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The Holy Spirit, Chapman reminds, essential for Kingdom advancement
Tuesday, September 23, 2003

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NASHVILLE, Tenn. (BP)--Morris H. Chapman was at the beginning of his ministry, preaching at various locations, when one Sunday at a rural Arkansas church he learned a lesson he has not forgotten.

While preaching that morning he noticed in the congregation a woman who had her head bowed. She did not look up, and her inattentiveness served as a distraction. After the service he approached her and asked, "Are you troubled about something?"

She answered: "You're preaching God's great truths with man's application."

Chapman said he was "stunned" and went back to the motel room that afternoon to prepare for that night's sermon. But he couldn't get his mind off the woman's words.

"I couldn't rest," he says now. "... My spirit was trembling. I finally got on my knees. I said, 'Lord, that's not what I want to be.'" He prayed that he "would not be someone who is just putting a little human twist on the Scripture."

He was preaching without passion.

Addressing the SBC Executive Committee Sept. 22, Chapman reached out to pastors who might find themselves in a similar spiritual situation.

"We are to preach under the anointing of His Holy Spirit," he said. "How devastating [it is] to stand in the pulpit to preach the unsearchable riches of our living Lord Jesus with empty hearts, void of joy."

Chapman reflected on Acts 1:8 -- "But ye shall receive power, after that the Holy Ghost is come upon you." Too many times, he said, pastors ignore the doctrine of the Holy Spirit in a reaction against those who have twisted biblical truths about the Spirit.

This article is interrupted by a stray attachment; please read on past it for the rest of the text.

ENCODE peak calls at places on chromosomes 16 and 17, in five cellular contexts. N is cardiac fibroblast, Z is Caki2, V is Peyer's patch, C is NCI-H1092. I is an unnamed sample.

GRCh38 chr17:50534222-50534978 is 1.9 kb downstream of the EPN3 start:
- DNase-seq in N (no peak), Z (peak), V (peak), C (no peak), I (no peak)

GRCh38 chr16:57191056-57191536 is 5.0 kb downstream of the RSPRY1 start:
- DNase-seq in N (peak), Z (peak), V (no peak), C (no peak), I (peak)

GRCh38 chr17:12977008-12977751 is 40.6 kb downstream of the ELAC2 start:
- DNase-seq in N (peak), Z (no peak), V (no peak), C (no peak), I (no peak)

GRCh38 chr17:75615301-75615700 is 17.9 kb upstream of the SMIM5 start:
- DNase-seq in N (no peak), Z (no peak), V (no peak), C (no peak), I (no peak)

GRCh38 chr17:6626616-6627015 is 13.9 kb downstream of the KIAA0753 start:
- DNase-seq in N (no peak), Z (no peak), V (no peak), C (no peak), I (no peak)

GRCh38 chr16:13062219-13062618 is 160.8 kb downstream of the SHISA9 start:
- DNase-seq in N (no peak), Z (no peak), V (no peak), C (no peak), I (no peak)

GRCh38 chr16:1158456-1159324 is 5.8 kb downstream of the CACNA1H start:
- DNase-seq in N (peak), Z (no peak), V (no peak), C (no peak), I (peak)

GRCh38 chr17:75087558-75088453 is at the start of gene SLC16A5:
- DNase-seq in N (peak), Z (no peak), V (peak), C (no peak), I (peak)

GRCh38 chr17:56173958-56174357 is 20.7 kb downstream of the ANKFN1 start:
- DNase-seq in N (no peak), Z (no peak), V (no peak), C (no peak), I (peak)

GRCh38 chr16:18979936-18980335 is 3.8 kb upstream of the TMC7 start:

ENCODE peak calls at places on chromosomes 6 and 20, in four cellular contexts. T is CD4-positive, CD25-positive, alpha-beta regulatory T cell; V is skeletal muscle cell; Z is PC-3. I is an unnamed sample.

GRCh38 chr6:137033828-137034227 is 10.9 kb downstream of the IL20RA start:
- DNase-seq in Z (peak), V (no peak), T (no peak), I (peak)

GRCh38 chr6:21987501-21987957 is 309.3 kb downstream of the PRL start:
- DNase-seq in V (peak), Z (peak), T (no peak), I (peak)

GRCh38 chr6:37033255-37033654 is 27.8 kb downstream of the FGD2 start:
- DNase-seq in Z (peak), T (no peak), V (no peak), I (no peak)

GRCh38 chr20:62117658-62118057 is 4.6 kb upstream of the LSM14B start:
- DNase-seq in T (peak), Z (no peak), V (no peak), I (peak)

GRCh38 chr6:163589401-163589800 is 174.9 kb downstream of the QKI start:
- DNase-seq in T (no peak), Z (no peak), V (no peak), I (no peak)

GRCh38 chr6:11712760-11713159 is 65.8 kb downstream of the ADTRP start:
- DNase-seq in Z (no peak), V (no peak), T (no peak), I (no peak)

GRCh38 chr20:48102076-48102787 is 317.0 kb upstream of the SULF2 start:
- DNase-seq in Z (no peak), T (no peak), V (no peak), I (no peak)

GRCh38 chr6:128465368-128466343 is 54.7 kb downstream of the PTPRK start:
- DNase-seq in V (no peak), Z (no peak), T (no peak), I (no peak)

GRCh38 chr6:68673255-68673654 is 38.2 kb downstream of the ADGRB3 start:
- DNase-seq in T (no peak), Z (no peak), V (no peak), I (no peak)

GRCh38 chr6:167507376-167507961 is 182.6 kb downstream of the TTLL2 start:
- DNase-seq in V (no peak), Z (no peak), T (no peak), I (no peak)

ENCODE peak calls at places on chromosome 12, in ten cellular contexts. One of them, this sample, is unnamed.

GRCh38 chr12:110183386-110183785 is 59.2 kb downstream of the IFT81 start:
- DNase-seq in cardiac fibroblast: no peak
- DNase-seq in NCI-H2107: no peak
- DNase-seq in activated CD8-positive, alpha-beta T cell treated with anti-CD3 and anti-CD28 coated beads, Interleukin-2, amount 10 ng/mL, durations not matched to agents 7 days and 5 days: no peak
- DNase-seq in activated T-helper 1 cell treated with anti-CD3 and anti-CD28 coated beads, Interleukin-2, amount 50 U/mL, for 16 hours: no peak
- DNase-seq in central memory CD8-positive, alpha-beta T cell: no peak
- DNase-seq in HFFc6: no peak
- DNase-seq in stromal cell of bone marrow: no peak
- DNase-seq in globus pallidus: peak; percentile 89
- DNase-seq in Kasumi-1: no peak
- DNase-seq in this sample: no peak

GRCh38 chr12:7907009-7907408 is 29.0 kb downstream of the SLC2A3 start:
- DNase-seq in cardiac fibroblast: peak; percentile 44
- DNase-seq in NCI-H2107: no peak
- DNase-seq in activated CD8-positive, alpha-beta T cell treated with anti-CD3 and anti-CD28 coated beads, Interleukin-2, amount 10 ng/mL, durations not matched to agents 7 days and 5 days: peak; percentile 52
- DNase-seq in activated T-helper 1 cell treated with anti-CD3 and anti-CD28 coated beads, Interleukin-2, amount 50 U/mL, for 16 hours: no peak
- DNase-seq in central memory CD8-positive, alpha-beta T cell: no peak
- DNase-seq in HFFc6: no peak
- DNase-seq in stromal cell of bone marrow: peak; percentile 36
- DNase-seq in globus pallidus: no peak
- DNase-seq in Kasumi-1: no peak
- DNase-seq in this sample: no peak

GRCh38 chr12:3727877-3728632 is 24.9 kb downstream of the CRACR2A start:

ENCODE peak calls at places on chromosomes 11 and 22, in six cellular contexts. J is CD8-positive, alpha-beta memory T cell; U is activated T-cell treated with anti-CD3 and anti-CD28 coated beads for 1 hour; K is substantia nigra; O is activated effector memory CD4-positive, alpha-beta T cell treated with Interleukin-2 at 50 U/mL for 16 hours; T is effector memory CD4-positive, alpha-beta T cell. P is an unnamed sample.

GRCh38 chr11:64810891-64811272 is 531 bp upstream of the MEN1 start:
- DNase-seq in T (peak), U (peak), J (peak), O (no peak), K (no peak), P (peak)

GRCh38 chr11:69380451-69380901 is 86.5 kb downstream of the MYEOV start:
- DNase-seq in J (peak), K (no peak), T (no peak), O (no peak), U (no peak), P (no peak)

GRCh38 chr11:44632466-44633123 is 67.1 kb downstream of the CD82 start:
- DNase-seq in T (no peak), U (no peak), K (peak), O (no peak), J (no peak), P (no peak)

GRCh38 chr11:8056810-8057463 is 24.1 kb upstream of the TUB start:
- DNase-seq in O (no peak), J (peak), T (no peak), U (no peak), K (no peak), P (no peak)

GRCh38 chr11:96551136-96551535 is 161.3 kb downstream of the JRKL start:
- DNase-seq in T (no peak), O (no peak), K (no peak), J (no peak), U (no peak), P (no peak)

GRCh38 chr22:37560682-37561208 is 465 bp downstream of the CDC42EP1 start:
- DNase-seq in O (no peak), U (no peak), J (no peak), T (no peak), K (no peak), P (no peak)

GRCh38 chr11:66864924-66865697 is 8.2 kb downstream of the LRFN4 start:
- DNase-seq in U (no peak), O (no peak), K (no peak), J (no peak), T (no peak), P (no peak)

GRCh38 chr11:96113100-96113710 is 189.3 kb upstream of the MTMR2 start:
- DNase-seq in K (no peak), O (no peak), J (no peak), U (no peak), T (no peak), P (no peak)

"Southern Baptists believe in the Holy Spirit, but we don't make much about the Holy Spirit," he said. "There's some reason for that biblically, because the Bible teaches us that God's Holy Spirit, as He works in our hearts, is not going to be pushing Himself on us. He will be saying, 'Look to Jesus.'"

But while the Holy Spirit points to Christ, He also empowers the believer for ministry, Chapman said. He noted that in 1 Corinthians 2:4-5 the Apostle Paul connects preaching with the work of the Holy Spirit.

"As God-called preachers of the Gospel we are compelled to ask ourselves if we are preaching Spirit-inspired, God-anointed sermons that lift the eyes of the weary to look upon our Savior and see his nail-pierced hands," he said. "... We must not forget He is the very presence of our God, our Lord, in our hearts today."

A pastor should prepare for his sermon considering the time his congregation will be spending. For example, a church with 200 members will be in a one-hour church service for 12,000 collective minutes, Chapman said.

"Have we grown so apathetic that we're wasting the congregation's time with our halfhearted efforts?" he asked. "Is the pastor more excited about his paycheck than he is about the anointing of God's Holy Spirit?"

Chapman urged pastors to look for inspiration in what God is doing around them: "Has anything occurred lately that can be explained only by the Holy Spirit of God working in the hearts of men? Certainly, salvation is among the greatest of what God does."

Chapman brought his point to bear on the work of the Southern Baptist Convention and specifically the SBC's Empowering Kingdom Growth initiative. He recounted how baptisms within the SBC have plateaued and Cooperative Program giving is on the "downtick." Those trends will reverse only with a mighty moving of the Holy Spirit, he said.

Speaking of the miraculous works of the book of Acts, Chapman said there "was no explanation for what was taking place."

"God by His Spirit enabled ordinary men and women to do and say things beyond their natural abilities," he said. "They became supernaturally empowered.

"... A part of what Empowering Kingdom Growth is about is the realization that there's little hope of anything happening in America until the Holy Spirit is allowed to move in a mighty way, and our own lives are transformed before the people who see us," he said.

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